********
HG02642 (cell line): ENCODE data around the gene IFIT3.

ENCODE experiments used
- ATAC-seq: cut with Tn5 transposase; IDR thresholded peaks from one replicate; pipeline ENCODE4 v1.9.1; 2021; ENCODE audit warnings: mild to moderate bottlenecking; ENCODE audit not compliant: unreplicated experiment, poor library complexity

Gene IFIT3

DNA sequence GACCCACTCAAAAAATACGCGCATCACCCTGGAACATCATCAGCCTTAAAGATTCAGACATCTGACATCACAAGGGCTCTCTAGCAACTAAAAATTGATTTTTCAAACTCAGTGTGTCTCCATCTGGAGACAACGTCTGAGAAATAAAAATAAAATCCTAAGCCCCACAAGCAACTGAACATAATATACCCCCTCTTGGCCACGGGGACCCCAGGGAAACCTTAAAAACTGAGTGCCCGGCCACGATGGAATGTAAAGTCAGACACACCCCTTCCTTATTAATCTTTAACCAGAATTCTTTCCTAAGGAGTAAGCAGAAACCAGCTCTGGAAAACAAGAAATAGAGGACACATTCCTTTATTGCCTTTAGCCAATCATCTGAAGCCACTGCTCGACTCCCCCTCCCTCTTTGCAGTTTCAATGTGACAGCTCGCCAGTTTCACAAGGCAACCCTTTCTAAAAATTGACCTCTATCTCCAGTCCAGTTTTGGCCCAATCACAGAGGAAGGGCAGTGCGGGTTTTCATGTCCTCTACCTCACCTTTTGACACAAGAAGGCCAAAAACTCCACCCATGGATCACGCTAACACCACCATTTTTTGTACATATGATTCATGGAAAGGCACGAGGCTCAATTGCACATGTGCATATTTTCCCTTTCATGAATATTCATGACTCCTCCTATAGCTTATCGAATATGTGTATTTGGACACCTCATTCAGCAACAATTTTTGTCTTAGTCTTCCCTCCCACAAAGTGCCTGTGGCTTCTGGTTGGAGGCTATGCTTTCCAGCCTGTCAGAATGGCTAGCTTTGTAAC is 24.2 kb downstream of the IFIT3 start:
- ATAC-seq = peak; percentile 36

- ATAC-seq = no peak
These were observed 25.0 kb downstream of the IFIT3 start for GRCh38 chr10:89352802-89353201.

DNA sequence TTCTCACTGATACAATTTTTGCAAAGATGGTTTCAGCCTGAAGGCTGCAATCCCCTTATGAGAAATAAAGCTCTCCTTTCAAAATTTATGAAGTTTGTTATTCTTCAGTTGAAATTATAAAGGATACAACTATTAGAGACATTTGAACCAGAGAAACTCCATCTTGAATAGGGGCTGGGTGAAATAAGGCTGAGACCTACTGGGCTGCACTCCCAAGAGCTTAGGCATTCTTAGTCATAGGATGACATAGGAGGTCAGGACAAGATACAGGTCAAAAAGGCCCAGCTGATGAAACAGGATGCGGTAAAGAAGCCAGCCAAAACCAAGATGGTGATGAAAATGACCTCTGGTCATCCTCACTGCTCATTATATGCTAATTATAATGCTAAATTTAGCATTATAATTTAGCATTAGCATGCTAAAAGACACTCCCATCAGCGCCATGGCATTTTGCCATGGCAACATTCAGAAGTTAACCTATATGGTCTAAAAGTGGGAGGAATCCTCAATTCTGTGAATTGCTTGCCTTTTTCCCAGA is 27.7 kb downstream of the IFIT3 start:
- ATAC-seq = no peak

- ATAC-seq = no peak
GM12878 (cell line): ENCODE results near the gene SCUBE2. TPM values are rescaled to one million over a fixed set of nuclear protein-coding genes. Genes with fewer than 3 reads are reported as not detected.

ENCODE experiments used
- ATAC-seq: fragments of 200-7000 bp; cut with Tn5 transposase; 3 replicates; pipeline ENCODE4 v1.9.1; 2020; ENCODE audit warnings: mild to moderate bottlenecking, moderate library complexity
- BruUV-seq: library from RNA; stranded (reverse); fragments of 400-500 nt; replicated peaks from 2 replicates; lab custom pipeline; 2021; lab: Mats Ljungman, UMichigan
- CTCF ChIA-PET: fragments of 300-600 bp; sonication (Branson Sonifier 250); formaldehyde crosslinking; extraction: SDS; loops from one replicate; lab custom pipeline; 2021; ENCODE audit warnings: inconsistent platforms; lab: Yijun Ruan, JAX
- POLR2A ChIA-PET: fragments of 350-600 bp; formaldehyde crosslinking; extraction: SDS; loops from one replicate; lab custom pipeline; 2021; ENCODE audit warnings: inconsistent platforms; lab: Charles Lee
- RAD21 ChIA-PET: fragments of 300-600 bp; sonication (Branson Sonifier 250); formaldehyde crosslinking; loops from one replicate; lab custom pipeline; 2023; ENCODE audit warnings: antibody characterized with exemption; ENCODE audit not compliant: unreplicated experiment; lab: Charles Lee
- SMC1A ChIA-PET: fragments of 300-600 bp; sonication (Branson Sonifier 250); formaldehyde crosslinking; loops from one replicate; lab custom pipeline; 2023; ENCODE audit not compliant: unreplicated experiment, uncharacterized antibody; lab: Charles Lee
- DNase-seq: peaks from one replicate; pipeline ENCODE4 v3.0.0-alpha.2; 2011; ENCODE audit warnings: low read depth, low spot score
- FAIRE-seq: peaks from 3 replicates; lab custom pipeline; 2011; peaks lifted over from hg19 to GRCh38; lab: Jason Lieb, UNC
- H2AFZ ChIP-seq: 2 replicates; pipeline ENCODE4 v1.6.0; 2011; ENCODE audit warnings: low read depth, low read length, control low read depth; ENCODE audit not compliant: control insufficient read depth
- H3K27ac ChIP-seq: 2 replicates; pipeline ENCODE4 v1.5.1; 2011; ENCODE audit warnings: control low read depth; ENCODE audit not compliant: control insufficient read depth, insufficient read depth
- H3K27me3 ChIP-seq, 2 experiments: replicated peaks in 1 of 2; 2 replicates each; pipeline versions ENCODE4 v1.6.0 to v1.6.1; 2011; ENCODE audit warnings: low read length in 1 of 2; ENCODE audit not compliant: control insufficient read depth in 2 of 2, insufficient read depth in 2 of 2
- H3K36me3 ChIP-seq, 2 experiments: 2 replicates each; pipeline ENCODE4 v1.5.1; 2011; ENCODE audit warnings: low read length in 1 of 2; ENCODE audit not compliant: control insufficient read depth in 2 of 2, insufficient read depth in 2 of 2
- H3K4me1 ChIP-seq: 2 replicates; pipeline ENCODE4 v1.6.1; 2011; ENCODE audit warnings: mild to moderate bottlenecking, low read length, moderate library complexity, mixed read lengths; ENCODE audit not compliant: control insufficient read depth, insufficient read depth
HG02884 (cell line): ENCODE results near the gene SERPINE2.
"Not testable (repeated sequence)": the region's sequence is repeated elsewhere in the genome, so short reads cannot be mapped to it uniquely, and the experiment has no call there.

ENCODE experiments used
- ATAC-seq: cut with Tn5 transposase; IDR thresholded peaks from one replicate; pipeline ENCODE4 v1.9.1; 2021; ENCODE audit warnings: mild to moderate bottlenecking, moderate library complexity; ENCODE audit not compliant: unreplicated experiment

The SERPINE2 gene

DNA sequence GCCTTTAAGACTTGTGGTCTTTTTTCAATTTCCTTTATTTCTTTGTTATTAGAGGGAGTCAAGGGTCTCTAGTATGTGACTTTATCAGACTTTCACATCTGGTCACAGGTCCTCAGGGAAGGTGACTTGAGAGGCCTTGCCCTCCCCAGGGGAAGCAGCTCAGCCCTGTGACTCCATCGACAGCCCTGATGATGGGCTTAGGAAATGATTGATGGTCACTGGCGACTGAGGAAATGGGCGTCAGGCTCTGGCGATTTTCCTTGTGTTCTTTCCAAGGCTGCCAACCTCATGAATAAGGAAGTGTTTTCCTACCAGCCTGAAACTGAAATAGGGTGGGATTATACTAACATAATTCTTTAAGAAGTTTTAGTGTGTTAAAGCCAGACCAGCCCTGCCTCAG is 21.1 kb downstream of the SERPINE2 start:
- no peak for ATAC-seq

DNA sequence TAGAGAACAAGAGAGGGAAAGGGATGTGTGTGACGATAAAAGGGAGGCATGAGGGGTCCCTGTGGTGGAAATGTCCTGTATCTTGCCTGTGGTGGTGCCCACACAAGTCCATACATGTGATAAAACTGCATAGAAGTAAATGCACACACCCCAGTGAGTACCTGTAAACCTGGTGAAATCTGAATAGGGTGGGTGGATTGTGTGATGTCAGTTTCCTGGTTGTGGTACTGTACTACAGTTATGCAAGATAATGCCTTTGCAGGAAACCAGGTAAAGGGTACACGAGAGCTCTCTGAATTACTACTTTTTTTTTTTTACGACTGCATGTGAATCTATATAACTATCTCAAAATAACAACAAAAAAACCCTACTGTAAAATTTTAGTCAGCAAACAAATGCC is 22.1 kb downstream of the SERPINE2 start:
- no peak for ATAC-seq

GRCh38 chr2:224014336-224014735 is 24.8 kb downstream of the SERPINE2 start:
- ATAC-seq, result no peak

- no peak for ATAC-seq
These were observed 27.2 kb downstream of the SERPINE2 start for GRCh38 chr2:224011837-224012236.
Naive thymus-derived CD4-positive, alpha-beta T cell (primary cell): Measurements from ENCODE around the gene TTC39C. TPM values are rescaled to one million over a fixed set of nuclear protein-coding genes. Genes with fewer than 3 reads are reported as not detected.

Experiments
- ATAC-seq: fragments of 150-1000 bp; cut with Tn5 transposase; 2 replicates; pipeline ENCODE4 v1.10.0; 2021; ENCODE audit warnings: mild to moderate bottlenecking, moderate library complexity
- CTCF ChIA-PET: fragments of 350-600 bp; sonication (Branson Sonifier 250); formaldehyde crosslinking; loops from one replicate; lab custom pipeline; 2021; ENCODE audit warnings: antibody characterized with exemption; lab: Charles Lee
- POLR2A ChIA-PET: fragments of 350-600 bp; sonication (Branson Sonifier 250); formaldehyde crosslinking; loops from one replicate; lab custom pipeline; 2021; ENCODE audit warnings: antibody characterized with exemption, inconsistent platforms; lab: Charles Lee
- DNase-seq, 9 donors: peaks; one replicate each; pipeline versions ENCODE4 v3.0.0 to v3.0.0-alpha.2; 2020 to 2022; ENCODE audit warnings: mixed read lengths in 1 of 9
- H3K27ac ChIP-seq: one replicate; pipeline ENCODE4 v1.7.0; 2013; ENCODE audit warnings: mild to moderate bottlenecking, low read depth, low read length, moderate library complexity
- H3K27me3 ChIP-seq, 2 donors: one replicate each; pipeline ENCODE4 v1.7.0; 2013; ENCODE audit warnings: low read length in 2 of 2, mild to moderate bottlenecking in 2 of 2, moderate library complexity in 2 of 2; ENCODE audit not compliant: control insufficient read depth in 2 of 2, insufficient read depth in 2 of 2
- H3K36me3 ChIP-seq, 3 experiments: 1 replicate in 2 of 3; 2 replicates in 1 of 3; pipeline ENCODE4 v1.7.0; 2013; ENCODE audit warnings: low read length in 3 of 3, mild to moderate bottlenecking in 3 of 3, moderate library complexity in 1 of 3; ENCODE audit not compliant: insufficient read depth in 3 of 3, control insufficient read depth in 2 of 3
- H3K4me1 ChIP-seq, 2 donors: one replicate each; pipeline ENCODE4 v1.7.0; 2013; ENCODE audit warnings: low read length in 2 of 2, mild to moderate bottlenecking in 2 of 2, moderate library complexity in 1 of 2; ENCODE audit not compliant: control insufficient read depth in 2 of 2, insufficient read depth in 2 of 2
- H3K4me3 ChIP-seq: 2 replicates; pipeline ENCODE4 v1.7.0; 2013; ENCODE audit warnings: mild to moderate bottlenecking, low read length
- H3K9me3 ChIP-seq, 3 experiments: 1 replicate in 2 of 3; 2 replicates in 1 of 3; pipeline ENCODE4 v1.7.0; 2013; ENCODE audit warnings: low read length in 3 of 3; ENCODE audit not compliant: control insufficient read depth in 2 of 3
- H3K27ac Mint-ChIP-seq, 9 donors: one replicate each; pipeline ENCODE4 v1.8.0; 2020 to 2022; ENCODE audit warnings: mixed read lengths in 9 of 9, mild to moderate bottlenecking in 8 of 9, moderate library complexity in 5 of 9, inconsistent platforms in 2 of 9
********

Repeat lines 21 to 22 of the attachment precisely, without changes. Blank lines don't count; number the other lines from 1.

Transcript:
- FAIRE-seq: peaks from 3 replicates; lab custom pipeline; 2011; peaks lifted over from hg19 to GRCh38; lab: Jason Lieb, UNC
- H2AFZ ChIP-seq: 2 replicates; pipeline ENCODE4 v1.6.0; 2011; ENCODE audit warnings: low read depth, low read length, control low read depth; ENCODE audit not compliant: control insufficient read depth